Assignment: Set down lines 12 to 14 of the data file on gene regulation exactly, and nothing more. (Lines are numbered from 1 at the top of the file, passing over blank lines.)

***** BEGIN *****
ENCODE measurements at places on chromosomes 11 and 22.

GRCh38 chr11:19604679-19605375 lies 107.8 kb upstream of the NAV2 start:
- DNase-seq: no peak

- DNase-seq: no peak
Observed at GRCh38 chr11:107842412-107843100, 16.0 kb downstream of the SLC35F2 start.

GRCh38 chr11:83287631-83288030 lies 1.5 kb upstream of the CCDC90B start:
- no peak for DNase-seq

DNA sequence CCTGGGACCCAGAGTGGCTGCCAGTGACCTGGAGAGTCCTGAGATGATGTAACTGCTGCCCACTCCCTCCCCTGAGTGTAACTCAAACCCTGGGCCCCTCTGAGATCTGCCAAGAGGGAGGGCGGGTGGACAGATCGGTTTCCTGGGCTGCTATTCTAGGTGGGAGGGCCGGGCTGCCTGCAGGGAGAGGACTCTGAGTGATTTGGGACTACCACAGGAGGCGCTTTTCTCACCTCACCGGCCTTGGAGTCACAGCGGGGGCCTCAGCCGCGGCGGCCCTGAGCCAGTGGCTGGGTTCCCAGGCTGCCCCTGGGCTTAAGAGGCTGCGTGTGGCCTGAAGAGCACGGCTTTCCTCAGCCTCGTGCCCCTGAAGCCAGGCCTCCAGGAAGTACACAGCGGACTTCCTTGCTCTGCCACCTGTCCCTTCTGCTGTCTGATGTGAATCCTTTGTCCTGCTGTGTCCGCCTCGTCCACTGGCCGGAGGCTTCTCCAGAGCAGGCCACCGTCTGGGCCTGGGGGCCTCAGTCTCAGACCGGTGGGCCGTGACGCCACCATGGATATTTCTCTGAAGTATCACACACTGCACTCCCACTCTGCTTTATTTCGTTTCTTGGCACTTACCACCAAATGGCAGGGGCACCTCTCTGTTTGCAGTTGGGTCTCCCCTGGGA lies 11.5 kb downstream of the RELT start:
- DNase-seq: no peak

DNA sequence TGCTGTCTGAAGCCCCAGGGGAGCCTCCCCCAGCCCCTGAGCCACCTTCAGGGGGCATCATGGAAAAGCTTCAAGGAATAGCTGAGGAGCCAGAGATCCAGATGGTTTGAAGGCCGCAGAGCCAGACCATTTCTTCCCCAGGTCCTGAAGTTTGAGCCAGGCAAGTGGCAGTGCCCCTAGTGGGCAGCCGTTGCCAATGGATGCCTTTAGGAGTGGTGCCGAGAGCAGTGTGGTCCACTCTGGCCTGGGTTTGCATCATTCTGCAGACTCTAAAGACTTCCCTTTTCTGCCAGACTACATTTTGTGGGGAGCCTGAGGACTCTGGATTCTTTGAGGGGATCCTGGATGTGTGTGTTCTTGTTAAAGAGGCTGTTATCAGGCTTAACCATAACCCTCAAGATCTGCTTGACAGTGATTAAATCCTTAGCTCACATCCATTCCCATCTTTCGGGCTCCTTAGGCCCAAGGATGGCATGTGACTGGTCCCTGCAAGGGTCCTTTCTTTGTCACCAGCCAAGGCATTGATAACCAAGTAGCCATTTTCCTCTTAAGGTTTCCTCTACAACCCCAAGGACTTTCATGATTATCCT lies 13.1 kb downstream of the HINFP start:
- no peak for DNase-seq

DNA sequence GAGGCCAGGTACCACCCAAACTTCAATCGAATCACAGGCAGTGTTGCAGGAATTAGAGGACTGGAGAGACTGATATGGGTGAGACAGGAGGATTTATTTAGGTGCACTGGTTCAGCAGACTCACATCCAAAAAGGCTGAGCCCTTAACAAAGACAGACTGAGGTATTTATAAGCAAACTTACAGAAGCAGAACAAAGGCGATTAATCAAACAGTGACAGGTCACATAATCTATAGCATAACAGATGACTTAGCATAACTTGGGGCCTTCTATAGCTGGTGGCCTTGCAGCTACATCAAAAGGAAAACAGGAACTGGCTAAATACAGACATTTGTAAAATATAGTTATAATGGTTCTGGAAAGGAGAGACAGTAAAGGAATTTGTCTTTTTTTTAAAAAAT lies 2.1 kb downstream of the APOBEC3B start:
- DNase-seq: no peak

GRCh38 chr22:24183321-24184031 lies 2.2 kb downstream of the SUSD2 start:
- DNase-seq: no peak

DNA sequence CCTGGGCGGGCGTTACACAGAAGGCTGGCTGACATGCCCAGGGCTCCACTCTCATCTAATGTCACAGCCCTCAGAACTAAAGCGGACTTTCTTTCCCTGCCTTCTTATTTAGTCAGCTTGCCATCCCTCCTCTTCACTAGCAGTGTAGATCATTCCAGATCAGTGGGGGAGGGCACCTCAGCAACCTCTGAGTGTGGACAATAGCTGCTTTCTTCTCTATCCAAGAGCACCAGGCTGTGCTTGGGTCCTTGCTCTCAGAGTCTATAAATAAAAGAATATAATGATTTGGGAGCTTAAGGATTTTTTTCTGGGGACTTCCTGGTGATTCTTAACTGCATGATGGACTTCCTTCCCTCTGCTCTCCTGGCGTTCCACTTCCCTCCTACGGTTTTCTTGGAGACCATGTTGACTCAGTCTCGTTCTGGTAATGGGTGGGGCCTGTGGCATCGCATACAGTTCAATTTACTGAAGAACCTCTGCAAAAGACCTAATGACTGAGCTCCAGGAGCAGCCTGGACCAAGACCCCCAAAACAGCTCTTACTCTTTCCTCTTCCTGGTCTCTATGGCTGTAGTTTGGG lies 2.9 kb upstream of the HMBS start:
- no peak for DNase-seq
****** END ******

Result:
DNA sequence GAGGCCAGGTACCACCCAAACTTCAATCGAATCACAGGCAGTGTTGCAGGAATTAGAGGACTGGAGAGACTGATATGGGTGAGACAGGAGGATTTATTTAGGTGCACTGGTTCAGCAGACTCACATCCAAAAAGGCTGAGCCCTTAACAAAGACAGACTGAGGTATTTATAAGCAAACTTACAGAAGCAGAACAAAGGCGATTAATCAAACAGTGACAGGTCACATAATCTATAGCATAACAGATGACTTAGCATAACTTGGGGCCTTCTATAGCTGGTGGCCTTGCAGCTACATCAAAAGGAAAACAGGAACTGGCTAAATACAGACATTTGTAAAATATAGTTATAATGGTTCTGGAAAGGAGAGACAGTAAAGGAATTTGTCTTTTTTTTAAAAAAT lies 2.1 kb downstream of the APOBEC3B start:
- DNase-seq: no peak

GRCh38 chr22:24183321-24184031 lies 2.2 kb downstream of the SUSD2 start: